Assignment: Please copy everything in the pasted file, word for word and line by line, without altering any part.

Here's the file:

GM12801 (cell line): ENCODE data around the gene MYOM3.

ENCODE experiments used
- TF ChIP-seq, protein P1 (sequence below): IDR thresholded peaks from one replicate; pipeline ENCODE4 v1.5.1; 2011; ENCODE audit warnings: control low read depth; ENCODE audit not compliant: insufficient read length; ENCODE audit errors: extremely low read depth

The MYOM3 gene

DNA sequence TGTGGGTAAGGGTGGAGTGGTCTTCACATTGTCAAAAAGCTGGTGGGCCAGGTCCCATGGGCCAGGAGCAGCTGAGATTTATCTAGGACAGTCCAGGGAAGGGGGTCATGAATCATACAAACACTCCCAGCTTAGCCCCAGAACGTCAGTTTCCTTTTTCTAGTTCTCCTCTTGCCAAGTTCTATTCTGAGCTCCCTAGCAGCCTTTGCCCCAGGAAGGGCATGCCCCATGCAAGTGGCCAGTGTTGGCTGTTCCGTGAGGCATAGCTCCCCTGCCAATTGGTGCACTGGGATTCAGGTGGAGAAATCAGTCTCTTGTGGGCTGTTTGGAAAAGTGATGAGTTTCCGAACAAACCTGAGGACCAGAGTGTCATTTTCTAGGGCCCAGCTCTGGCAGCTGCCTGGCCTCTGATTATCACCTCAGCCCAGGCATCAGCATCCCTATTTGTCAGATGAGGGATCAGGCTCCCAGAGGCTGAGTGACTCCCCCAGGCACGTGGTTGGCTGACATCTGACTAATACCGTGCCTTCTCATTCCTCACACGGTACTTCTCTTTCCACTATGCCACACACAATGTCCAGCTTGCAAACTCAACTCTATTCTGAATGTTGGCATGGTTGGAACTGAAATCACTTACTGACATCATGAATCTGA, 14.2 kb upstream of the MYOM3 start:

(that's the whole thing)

GM12801 (cell line): ENCODE data around the gene MYOM3.

ENCODE experiments used
- TF ChIP-seq, protein P1 (sequence below): IDR thresholded peaks from one replicate; pipeline ENCODE4 v1.5.1; 2011; ENCODE audit warnings: control low read depth; ENCODE audit not compliant: insufficient read length; ENCODE audit errors: extremely low read depth

The MYOM3 gene

DNA sequence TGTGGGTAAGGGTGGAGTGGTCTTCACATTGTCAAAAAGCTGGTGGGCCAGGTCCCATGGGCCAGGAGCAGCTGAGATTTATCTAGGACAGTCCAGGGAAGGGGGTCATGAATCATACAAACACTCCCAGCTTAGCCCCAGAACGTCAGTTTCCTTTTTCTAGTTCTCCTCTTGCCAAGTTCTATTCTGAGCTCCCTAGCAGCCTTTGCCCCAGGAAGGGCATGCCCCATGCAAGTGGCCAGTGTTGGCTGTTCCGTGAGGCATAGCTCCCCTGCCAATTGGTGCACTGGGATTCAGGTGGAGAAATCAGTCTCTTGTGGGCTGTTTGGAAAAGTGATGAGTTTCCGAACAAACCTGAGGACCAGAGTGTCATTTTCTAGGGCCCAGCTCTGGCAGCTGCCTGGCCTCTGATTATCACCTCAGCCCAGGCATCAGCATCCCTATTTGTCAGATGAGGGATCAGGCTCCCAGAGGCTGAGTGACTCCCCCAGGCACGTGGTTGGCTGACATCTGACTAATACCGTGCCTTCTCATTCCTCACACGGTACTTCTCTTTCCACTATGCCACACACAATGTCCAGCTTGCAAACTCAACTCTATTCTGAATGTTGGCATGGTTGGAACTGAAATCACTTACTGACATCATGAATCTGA, 14.2 kb upstream of the MYOM3 start: